I recently came across this interesting question on LinkedIn:

…in the scrum guide it says “the scrum team is responsible for all product-related activities from stakeholder collaboration, verification, maintenance, operation, experimentation, and development, and anything else that might be required,” and later it says “the sprint goal is the single objective of the sprint.” It also says that the sprint backlog “is a highly visible, real-time picture of the work that the developers plan to accomplish during the sprint in order to achieve the sprint goal.”
The implication is that there isn’t any other work going on in the sprint that isn’t related to the sprint goal, but at the same time, the team is responsible for operations and everything else mentioned above.
So my question is, according to scrum theory, where does all the other work go that the team is responsible for that is not in the sprint backlog?

One of the common questions that often arise is regarding the Scrum Team’s responsibilities and how they manage other non-sprint-related work, such as Business As Usual (BAU) tasks, maintenance, and operational activities. This confusion arises from the statements in the Scrum Guide that emphasize the importance of the Sprint Goal and the Sprint Backlog while also highlighting the Scrum Team’s accountability for various product-related activities. In this blog post, we will delve into Scrum principles to shed light on this apparent contradiction and attempt to clarify the Scrum Team’s responsibilities.

The Scrum Team’s Responsibilities

According to the Scrum Guide, the Scrum Team is a self-organizing and cross-functional unit that collectively assumes accountability for delivering a potentially releasable product increment at the end of each Sprint. Their primary responsibility is to work towards achieving the Sprint Goal, which is the single objective of the Sprint.

Sprint Goals and Sprint Backlog

The Sprint Goal is a concise description of what the Scrum Team aims to achieve during the Sprint. It serves as a guiding beacon for the team, aligning their efforts towards a common purpose. The Sprint Backlog, on the other hand, is a dynamic, real-time representation of the work planned for the Sprint to achieve the Sprint Goal. It includes all the Product Backlog Items (PBIs) that the team commits to completing during the Sprint.

The apparent confusion arises from the understanding that the Sprint Backlog exclusively encompasses all the work that the Scrum Team undertakes during the Sprint. While it is true that the Sprint Backlog captures the tasks and PBIs directly related to the Sprint Goal, it does not necessarily cover all the other product-related activities that the Scrum Team might be responsible for.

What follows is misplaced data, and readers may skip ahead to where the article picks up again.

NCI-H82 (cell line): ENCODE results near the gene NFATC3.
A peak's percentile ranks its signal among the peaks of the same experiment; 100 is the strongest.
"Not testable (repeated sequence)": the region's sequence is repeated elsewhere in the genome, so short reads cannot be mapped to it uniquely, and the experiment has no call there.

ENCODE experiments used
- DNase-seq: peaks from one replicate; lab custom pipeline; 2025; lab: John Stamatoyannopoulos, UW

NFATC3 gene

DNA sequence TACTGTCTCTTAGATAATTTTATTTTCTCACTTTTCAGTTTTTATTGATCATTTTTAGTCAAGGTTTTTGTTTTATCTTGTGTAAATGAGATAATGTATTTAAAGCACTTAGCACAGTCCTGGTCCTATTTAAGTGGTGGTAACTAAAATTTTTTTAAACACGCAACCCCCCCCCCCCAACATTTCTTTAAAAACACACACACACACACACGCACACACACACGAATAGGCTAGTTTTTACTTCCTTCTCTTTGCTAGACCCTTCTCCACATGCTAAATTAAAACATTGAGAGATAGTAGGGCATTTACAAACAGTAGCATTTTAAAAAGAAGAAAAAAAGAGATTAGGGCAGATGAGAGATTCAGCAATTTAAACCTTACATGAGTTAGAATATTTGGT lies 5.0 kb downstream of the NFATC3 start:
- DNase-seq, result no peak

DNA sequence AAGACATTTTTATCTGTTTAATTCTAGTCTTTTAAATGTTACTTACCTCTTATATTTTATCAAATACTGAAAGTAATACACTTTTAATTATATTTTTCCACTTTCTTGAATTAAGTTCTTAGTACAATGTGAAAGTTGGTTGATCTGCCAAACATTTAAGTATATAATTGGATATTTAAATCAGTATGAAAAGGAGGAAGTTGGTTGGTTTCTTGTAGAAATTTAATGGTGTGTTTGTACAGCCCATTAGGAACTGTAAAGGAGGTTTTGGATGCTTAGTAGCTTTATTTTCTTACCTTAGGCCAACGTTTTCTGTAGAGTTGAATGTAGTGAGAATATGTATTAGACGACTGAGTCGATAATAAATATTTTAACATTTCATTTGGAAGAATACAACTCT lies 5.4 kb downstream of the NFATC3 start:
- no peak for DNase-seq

The Scrum Team’s Extended Responsibilities

As stated in the Scrum Guide, the Scrum Team is responsible for “all product-related activities” beyond the Sprint Backlog. This includes a wide range of tasks, such as stakeholder collaboration, verification, maintenance, operation, experimentation, and development. For instance, in a Two-Pizza Team setup like Amazon, where a small team handles an entire service or product, the Scrum Team is responsible for operational tasks such as monitoring, responding to incidents, and ensuring the service’s availability.

Striking the right balance

To balance the operational work and maintain a sustainable pace of development, some teams adopt a rotational role approach. In Amazon Two-Pizza Teams, one (or more) team members might take on the “rotational” role of being “on-call” for a specific week, handling operational incidents and issues. However, the capacity of the “on call” person is not considered during Sprint Planning. This approach ensures that operational responsibilities are distributed fairly within the team without impacting their commitment to the Sprint Goal.

To conclude, the Scrum Team’s responsibilities encompass both Sprint-related work, which is captured in the Sprint Backlog and aligned with the Sprint Goal, and other product-related activities that go beyond the Sprint Backlog. By leveraging self-organization and cross-functionality, the Scrum Team collaborates to deliver value while also taking ownership of product maintenance, operations, and other essential tasks. Scrum principles empower teams to be adaptable, responsible, and self-managing, ensuring that they strike a balance between Sprint Goals and other necessary product-related activities for successful and sustainable product development.

Confused Dog Photo by Chris Arthur-Collins on Unsplash